Museum knowledge is stored not only in our artefacts and documentation but importantly also in our people. We speak in secret languages (taxonomies) and have often-silent rules of accepted and acceptable behaviour that can be daunting to the ‘uninitiated’ (a term which is itself loaded with implications). Museum power is not in the things that have been committed to print – it’s in the knowledge of staff and their intuitive understanding of objects and collections. It’s in the judgements made when curating exhibitions. It’s in all the silent things that can never be fully recorded.
Julia Noordegraaf, in her book Strategies of Display: Museum Presentation in Nineteenth- and Twentieth-Century Visual Culture, writes about a similar schism that occurred in museum display in the nineteenth century. She writes (emphasis mine):
There is a paradox in the fact that most nineteenth-century museums were designed to accommodate large groups of visitors, while at the same time provided little information about the objects on display. Whereas the museum was thought to be a civilising and cultivating institution, its presentation was aimed at people who could find their own way through it and could interpret the objects on display by themselves. According to James Sheehan, this tension between the general and the exclusive lay at the code of nineteenth-century culture and society, ‘[…] the tension between the aspiration to have institutions that would be open to everyone and the structural inequalities that made these institutions inaccessible to all but a minority of the population.’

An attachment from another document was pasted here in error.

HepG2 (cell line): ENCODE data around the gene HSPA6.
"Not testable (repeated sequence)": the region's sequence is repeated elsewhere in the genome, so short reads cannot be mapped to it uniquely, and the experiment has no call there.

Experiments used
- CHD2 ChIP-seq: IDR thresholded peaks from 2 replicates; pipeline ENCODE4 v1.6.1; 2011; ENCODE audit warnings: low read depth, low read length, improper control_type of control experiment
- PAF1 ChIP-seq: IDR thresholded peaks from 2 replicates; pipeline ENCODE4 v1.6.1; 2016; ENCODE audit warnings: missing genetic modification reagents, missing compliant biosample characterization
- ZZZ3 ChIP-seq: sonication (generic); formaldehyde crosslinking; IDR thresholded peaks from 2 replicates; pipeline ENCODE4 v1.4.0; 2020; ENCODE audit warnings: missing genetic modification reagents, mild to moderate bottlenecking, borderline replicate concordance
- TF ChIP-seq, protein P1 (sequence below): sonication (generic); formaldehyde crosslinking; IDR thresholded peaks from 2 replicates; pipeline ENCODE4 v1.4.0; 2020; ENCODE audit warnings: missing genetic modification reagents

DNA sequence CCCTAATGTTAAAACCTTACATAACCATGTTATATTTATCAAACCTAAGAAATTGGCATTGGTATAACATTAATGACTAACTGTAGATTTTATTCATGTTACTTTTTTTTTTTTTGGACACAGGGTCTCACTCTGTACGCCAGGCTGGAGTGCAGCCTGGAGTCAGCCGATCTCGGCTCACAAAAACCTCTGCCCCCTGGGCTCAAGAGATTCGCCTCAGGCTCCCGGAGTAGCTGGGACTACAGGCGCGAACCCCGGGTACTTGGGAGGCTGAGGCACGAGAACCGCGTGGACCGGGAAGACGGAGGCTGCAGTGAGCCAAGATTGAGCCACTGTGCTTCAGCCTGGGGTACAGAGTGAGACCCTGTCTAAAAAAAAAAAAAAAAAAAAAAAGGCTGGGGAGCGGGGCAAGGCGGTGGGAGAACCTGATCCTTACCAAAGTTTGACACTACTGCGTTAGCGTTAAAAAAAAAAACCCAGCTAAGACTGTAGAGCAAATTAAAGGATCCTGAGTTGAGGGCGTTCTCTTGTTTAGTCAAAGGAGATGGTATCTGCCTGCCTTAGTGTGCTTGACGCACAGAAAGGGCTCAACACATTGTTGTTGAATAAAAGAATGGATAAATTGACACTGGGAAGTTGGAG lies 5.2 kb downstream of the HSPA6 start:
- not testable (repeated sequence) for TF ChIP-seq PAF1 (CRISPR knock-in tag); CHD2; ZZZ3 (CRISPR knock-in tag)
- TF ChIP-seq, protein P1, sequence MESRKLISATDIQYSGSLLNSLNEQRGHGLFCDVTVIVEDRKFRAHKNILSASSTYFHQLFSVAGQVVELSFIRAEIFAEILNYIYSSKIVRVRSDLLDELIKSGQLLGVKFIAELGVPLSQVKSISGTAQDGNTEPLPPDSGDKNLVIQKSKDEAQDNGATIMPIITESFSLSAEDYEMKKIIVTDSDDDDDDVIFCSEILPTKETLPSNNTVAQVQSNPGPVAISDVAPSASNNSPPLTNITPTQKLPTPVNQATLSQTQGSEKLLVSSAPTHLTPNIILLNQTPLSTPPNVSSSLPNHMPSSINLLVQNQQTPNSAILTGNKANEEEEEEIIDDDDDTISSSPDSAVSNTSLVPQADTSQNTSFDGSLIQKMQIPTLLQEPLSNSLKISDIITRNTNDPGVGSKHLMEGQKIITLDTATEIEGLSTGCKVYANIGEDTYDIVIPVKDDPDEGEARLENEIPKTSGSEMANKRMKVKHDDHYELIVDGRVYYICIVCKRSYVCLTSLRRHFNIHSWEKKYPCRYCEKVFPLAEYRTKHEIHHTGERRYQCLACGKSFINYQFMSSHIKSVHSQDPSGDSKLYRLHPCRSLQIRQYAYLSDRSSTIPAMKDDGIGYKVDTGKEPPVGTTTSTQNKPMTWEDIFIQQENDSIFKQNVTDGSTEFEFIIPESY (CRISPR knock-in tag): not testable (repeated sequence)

The paradox can perhaps be explained from the fact that in the nineteenth century, museums were conceived as places as much for the research or the advancement of knowledge as for popular instruction or the diffusion of knowledge. Until the end of the century, when museum innovators like Henry Flower recognised the need for different types of display for these different aims, museums were trying to fulfil both aims with one and the same type of display. It seems that in the nineteenth century, museum managers designed the script of museum presentation from the idea that educating the people simply meant opening the museum doors to everyone.
Museums may be opening the virtual doors to their collections to everyone. However, this doesn’t mean that the audience is equipped with the same knowledge as the museum curator or educator. Even with digital openness, museums still have secret knowledge – and secret knowledge is also power.
 Julia Noordegraaf, “Strategies of Display: Museum Presentation in Nineteenth- and Twentieth-Century Visual Culture,” ed. Museum Boijmans Van Beuningen Rotterdam (Rotterdam: NAI Publishers, 2004). 80. Noordegraaf quotes from Sheehan: Museums in the German Art World 2000: 115.